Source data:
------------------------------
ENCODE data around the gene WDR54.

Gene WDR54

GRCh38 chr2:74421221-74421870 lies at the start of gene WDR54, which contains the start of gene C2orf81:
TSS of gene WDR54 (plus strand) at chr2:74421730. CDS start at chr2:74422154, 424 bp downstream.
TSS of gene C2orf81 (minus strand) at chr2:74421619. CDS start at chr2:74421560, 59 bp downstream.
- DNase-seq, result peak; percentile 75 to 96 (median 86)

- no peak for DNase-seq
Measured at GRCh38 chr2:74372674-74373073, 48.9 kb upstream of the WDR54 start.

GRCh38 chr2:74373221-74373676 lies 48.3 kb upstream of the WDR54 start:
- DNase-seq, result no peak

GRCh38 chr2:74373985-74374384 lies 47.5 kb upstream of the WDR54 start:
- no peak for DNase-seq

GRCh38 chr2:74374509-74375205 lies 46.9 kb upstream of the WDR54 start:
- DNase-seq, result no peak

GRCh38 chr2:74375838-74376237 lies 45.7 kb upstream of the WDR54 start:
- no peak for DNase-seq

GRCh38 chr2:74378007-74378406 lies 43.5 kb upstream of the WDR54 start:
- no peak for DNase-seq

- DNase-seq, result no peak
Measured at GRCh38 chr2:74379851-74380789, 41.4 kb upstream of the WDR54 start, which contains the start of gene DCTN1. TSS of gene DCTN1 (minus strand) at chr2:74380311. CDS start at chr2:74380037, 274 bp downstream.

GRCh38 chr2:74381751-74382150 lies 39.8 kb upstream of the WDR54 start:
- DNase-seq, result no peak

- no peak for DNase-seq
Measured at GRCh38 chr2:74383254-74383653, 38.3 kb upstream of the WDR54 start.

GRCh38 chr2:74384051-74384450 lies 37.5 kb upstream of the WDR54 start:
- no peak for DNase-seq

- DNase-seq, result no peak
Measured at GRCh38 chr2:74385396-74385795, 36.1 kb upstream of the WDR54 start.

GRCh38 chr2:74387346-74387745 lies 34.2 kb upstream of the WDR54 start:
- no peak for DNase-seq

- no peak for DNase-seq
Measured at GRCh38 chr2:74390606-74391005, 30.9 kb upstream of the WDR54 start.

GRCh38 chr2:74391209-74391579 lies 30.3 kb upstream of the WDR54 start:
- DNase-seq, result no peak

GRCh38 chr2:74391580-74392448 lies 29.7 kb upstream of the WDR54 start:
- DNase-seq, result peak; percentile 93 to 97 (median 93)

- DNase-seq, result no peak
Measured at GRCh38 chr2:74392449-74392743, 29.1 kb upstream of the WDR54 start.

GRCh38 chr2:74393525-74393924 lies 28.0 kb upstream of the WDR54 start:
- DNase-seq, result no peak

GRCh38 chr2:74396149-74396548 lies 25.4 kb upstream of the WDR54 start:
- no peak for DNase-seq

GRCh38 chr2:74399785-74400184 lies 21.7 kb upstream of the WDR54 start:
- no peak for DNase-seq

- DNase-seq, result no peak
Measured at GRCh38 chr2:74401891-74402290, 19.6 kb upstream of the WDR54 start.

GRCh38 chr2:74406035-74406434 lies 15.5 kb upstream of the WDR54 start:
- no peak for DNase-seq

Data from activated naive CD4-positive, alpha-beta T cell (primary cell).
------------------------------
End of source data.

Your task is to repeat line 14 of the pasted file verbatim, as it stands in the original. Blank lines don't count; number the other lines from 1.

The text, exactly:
- DNase-seq, result no peak